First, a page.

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Proc Natl Acad Sci U S A. 1990 Mar;87(5):1983-7.

Down-regulation of protein kinase C protects cerebellar granule neurons in primary culture from glutamate-induced neuronal death.

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Fidia Georgetown Institute for the Neurosciences, Georgetown University Medical School, Washington, DC 20007.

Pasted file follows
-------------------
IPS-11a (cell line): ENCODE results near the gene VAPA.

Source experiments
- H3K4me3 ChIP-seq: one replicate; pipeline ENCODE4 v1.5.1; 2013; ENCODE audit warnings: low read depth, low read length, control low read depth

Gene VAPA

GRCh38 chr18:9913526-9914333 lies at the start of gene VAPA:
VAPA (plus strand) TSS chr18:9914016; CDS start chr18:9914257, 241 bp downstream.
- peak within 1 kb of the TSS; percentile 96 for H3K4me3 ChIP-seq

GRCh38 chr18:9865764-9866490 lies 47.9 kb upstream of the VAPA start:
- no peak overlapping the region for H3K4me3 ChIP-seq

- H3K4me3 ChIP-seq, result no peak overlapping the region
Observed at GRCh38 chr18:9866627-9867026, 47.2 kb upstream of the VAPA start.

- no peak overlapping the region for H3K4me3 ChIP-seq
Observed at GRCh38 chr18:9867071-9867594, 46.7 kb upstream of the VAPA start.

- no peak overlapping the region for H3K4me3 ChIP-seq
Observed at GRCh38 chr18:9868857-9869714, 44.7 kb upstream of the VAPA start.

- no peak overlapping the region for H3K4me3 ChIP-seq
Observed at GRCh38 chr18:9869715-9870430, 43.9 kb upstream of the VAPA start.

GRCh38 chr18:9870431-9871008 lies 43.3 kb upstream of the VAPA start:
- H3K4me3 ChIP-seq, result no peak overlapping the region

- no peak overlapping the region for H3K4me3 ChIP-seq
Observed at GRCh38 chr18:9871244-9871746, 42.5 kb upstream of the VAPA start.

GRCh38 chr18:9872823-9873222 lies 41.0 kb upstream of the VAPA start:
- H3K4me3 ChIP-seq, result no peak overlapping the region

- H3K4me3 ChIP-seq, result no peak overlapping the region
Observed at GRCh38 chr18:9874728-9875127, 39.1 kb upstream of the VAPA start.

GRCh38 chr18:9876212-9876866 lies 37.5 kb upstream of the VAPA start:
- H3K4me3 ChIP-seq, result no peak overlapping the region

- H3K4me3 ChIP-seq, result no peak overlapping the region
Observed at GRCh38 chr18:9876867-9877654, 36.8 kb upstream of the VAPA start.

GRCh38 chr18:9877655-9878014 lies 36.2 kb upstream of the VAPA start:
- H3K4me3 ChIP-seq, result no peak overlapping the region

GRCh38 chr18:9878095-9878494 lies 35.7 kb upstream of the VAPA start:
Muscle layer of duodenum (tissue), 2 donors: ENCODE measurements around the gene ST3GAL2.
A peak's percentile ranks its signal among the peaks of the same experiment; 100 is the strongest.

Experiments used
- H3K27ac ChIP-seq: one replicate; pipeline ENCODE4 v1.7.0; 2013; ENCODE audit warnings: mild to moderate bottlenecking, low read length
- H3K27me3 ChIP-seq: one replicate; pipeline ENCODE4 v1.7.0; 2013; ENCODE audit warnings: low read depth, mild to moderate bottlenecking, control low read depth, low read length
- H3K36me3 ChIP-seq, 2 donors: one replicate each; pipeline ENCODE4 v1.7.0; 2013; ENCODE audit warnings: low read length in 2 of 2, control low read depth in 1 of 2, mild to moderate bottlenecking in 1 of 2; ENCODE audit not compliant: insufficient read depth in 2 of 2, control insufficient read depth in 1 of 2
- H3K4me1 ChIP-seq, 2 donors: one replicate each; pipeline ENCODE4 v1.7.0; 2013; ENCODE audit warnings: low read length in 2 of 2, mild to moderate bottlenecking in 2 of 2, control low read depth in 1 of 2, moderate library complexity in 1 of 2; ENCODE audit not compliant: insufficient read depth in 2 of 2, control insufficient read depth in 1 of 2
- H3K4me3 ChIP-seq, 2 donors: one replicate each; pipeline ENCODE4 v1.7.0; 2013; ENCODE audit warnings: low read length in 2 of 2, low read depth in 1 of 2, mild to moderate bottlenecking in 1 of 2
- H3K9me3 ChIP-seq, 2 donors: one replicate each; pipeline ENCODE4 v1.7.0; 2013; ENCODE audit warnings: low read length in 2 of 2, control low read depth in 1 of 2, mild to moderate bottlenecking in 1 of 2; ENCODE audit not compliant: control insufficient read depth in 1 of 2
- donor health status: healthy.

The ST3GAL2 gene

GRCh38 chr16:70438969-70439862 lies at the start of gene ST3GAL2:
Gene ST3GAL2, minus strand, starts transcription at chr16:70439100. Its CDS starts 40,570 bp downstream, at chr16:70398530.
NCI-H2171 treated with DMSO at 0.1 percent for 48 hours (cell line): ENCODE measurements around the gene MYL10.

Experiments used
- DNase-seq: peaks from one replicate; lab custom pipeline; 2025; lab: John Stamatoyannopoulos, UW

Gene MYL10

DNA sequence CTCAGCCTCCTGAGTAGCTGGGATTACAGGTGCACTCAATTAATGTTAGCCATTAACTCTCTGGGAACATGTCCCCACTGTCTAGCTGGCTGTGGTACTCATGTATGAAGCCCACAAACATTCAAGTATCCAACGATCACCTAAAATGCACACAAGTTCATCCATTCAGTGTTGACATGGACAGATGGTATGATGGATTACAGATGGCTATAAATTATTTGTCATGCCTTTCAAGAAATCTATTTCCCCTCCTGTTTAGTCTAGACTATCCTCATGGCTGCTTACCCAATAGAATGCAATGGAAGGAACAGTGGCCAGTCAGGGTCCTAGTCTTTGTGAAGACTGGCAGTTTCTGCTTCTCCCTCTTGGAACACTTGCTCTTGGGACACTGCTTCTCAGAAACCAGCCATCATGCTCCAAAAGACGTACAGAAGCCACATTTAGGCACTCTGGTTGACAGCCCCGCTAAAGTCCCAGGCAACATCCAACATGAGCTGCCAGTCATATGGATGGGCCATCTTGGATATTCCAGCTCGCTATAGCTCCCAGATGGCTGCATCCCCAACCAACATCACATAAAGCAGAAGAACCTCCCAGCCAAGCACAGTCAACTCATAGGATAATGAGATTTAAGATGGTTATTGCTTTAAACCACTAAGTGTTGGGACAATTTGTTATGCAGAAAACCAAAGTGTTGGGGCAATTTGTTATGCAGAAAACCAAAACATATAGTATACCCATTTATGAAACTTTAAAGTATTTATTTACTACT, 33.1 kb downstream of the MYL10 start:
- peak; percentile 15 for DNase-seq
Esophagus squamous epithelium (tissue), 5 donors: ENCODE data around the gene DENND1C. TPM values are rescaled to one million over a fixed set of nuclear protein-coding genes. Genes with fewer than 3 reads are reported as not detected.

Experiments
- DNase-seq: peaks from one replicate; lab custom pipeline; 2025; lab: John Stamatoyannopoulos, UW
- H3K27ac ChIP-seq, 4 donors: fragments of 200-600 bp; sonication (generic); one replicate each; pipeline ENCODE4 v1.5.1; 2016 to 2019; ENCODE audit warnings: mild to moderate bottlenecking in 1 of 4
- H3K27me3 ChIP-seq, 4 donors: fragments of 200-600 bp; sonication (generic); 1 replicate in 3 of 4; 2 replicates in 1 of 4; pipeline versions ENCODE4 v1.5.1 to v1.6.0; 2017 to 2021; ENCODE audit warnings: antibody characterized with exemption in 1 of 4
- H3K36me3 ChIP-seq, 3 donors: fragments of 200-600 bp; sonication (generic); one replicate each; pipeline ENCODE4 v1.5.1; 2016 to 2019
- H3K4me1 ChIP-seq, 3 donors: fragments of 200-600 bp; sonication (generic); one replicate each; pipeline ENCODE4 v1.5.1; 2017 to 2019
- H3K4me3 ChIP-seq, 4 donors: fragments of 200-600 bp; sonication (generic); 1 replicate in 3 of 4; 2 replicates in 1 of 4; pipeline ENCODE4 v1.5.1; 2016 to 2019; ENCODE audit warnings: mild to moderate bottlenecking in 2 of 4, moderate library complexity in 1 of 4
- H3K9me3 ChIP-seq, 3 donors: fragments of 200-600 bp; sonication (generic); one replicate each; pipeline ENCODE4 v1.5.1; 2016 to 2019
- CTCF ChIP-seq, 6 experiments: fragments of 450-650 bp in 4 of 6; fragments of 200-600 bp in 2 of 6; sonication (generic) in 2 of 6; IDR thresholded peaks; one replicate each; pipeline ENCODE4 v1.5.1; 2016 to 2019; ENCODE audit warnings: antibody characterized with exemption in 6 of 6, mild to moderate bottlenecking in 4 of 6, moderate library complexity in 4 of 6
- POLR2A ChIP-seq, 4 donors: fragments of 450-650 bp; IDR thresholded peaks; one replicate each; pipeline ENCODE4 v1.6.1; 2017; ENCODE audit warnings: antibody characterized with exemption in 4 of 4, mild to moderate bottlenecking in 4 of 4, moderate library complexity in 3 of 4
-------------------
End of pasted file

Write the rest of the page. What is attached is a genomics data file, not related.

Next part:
Exposing primary cultures of cerebellar granule neurons to 100 nM phorbol 12-myristate 13-acetate (PMA) for 24 hr decreases the Ca2+/phosphatidylserine/diolein-dependent protein kinase C (PKC; ATP:protein phosphotransferase, EC by approximately 90% in the 100,000 x g supernatant and pellet fractions of neuronal culture homogenates. Immunoblot analysis of the homogenates with polyclonal antibodies raised against either the beta-type PKC peptide or total rat brain PKC reveals a virtual loss of 78-kDa PKC immunoreactivity in the supernatant and a marked decrease of PKC immunoreactivity in the pellet. Exposure of the cultures to 50 microM glutamate for 15 min (no Mg2+) induces the translocation of supernatant PKC immunoreactivity to the pellet. Such translocation persists after glutamate withdrawal and is followed by a progressive increase in neuronal death, which begins 2 hr later. Neuronal death approaches completion in about 24 hr. PMA-induced down-regulation of PKC decreases glutamate-elicited neurotoxicity. Yet, the culture exposure to 100 nM PMA fails to decrease the high-affinity binding of [3H]glutamate to neuronal membranes and does not reduce glutamate-induced activation of ionotropic or metabolotropic receptors (assayed as total membrane current measured in whole-cell voltage-clamped neurons, 45Ca2+ uptake in intact monolayers, inositolphospholipid hydrolysis, and transcriptional activation and translation of c-fos mRNA). Moreover, the immediate cell-body swelling and activation of spectrin proteolysis elicited by glutamate remain unchanged. On the other hand, PMA-induced PKC down-regulation reduces any increase in 45Ca2+ uptake or Ca2(+)-dependent proteolysis (measured as spectrin degradation) after glutamate withdrawal. These results support the view that PKC translocation is operative in glutamate-induced destabilization of cytosolic ionized Ca2+ homeostasis and neuronal death.

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